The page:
Nikolai Mladenov

From Aic-background

Jump to: navigation, search

You are Nikolai Mladenov, UN Special Coordinator for the Middle East Peace Process

File:nikolai.jpg

Background/Early Life

You are Nikolai Mladenov — renowned Bulgarian diplomat and current UN Special Coordinator for the Middle East Peace Process. You are an individual of many talents, and your career undoubtedly proves it. After vigorously working to join your native Bulgaria’s foreign service, studying both domestically and internationally (at London’s famed King College), you were first given the opportunity to work for several NGOs and ultimately the Bulgarian parliament. Your comfort in handling international crises was noted during your tenure in parliament, and slowly but surely your diplomatic responsibilities increased. By the mid-2000s, a handful of Middle Eastern nations were using you as a sort of political consultant, and you continued to work alongside the World Bank as well. After a few years in the European Parliament as one of Bulgaria’s representatives, Secretary-General Ban Ki-moon of the United Nations asked in 2013 that you head up the UN Assistance Mission for Iraq. He was aware that you had ample experience in foreign service, specifically with Iraq in your years as a diplomatic consultant. This was no easy role, keeping in mind Iraq’s recent political developments over the course of the last few decades.

Your Role

Congratulations, Nikolai! As UN Special Coordinator for the Middle East Peace Process, you have no shortage of responsibilities; in other words, there will never be a dull day for you. Although the reality is that most of your work will be either in the Palestinian territories (the West Bank and the Gaza Strip) or Israel, it is important not to forget how interrelated the conflicts in the Middle East region are. You are expected, much like Susanna Terstal — essentially the European Union’s version of your role — to keep your personal opinions to yourself in this job. The Middle East is a very fragile, tense region, and even the slightest slip-up in a press conference can (and historically has) derailed peace processes. You are the living embodiment of the UN’s positions on the Middle East — what the Security Council rules on, is your stance. It is not as simple as this, of course, but the point is that you represent not yourself or even Bulgaria, but the entire world. Your role will require you to put your personal loyalties aside, and this sacrifice will allow you to operate with much more ease. People in your professional position who fail to do so have been removed quickly.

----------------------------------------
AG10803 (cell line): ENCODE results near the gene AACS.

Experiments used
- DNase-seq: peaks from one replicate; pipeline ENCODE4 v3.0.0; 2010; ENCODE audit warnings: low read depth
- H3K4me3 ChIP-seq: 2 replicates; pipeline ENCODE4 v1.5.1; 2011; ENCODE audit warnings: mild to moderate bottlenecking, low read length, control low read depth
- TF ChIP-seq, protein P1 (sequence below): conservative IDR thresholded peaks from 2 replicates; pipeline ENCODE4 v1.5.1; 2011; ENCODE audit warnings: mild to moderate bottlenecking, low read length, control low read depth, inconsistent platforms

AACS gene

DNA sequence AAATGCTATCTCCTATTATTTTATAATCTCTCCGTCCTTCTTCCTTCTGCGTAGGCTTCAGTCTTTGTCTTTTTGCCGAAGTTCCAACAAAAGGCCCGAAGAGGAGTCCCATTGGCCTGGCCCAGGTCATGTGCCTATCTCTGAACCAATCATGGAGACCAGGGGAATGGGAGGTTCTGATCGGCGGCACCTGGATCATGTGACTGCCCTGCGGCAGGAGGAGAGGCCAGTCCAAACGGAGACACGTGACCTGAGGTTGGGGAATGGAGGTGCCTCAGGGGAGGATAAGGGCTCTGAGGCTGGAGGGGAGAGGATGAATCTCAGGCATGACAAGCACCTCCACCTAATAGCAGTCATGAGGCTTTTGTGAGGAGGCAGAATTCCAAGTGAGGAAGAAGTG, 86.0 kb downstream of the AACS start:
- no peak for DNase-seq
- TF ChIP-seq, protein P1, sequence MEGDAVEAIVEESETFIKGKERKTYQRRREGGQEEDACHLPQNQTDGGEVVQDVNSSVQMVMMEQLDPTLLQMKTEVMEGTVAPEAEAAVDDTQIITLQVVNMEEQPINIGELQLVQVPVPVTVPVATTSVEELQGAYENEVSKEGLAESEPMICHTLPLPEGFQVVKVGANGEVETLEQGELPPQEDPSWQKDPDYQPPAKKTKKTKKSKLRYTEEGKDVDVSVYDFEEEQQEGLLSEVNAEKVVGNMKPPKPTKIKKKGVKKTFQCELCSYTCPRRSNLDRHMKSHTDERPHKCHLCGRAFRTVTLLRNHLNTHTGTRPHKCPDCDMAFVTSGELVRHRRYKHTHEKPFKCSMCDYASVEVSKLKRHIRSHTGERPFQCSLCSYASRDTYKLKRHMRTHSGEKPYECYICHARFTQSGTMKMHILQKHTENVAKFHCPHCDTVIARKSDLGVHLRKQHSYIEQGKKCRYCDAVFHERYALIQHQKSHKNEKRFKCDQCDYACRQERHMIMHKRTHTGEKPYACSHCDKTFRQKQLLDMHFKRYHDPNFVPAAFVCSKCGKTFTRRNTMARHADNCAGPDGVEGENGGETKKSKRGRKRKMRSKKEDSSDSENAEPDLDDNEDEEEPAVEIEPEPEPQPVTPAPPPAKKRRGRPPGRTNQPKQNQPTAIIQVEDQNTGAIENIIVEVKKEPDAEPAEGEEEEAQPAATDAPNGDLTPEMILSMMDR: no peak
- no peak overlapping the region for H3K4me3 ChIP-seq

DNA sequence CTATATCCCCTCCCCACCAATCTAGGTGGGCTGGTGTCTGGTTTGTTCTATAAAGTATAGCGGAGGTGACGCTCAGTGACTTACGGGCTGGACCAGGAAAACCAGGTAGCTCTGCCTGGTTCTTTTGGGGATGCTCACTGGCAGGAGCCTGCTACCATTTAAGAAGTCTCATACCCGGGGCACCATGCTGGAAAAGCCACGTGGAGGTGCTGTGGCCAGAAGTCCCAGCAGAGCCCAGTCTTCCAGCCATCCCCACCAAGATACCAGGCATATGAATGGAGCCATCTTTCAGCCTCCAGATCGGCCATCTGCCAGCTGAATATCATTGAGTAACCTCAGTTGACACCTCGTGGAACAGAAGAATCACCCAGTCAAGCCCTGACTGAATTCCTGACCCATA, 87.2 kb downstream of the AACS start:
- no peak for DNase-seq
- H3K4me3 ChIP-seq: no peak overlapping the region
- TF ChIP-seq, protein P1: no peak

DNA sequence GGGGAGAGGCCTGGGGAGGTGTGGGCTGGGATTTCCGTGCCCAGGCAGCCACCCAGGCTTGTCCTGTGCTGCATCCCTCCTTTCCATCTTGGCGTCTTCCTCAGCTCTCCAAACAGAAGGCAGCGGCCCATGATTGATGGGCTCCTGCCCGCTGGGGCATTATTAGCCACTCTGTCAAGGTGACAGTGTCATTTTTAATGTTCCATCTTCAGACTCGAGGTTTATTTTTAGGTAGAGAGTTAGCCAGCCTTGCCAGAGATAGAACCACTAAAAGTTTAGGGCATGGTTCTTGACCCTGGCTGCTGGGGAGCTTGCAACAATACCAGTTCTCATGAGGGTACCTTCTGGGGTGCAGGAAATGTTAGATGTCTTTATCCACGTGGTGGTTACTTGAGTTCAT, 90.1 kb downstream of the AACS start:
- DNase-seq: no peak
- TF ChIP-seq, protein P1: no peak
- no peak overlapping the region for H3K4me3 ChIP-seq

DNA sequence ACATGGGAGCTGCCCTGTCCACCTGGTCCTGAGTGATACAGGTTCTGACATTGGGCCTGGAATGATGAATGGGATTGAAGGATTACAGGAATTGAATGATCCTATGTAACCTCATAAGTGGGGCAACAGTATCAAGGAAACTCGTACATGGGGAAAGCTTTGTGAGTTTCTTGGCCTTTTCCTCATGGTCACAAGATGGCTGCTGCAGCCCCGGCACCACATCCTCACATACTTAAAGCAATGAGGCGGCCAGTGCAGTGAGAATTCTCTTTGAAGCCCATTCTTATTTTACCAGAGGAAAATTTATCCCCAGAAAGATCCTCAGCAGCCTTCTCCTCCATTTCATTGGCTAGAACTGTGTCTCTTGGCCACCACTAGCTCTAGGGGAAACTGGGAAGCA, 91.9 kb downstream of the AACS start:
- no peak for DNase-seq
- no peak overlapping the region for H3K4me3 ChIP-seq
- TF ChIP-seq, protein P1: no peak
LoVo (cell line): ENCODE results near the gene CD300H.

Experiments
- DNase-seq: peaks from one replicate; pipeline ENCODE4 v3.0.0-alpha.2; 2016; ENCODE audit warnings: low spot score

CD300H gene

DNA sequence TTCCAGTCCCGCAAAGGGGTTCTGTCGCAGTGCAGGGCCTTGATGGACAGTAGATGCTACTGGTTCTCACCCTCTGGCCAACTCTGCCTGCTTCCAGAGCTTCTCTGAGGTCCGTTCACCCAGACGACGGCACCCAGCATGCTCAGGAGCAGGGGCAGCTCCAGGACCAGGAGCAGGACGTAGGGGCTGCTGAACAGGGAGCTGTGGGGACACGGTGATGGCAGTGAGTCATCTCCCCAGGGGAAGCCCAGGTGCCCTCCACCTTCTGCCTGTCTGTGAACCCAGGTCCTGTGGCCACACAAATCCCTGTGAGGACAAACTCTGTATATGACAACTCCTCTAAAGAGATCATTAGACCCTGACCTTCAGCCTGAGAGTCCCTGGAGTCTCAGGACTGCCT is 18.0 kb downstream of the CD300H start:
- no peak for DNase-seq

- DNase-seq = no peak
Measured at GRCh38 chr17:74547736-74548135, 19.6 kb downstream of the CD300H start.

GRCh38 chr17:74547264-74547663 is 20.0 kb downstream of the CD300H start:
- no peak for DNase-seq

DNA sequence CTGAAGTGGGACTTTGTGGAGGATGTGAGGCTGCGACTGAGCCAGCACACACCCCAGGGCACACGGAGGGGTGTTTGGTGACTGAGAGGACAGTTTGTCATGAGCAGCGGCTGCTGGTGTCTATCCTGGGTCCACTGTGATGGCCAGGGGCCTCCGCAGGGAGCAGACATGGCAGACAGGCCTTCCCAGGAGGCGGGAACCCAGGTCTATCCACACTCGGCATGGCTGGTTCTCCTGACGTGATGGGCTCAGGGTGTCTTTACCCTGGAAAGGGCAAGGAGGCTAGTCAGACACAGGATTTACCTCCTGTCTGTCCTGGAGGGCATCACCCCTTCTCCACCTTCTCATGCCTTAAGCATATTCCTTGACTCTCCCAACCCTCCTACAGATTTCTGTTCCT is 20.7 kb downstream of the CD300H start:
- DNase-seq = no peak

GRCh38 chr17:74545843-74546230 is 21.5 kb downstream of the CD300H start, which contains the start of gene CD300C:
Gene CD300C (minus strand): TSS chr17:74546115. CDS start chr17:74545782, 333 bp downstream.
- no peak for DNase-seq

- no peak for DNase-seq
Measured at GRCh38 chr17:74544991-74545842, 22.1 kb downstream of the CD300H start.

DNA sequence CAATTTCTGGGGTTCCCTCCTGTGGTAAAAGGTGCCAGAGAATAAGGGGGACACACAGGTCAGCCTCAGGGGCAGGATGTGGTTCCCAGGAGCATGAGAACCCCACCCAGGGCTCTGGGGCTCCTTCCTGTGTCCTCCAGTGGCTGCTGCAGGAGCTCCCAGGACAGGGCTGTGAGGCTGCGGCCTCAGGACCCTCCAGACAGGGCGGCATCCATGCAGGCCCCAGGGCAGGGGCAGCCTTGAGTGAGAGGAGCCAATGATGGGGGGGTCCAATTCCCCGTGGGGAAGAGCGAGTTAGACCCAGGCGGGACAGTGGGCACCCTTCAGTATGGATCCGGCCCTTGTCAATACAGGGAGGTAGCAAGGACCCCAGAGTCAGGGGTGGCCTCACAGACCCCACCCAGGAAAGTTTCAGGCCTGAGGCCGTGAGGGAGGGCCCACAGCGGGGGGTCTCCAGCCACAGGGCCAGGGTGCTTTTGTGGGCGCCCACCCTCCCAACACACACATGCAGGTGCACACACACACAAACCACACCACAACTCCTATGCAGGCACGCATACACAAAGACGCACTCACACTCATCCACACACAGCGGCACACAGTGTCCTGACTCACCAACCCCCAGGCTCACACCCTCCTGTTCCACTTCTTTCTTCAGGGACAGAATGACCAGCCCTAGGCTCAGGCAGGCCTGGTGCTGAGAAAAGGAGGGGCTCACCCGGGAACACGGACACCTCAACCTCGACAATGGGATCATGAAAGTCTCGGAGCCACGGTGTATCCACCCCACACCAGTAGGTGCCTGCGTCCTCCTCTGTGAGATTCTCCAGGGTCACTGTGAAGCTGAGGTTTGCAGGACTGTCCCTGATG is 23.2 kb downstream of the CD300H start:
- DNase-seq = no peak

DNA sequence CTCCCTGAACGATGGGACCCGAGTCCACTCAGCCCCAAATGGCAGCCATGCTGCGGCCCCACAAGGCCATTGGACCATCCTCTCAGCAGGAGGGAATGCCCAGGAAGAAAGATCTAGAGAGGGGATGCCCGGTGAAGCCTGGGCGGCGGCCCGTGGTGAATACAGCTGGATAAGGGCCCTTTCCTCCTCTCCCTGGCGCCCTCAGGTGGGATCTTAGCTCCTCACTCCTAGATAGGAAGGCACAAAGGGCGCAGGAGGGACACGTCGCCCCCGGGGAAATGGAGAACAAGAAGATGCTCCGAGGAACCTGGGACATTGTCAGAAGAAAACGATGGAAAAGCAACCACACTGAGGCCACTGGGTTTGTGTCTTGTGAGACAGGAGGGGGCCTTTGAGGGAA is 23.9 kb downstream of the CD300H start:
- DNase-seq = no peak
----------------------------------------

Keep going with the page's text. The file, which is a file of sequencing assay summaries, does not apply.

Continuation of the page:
The UN, like the EU, is expected to be just about as moderate as possible. The truth is that the organization you represent is not one without flaws, and the UN is expected to maintain friendly relations with all of its member states, including some of the more controversial ones. As a result, you may find yourself wondering, “Well, what ​does ​the UN think about the crises in the Middle East?” The answer for you: The UN hasn’t really changed its stance significantly in years. You are to meet with leaders in the Middle East as well as global leaders to update them on what developments are occurring in the region. When needed, you may need to ask a specific leader or nation for aid if a particular issue is truly pressing. You will report to the UN periodically to provide them a genuinely unbiased and objective view on what’s happening on the ground in places like the Gaza Strip and Israel. You are expected to be as non-confrontational as possible, although you are also expected somewhat paradoxically to stick with the established UN platforms in an inflexible manner. Some of the UN’s more public stances with respect to the Middle East peace process involve opposition to the Israeli settlements in the West Bank, and opposition to nations that actively fund militant groups that operate by way of terror, such as Iran. Make sure to read the UN stances on the Middle East closely!

Your Views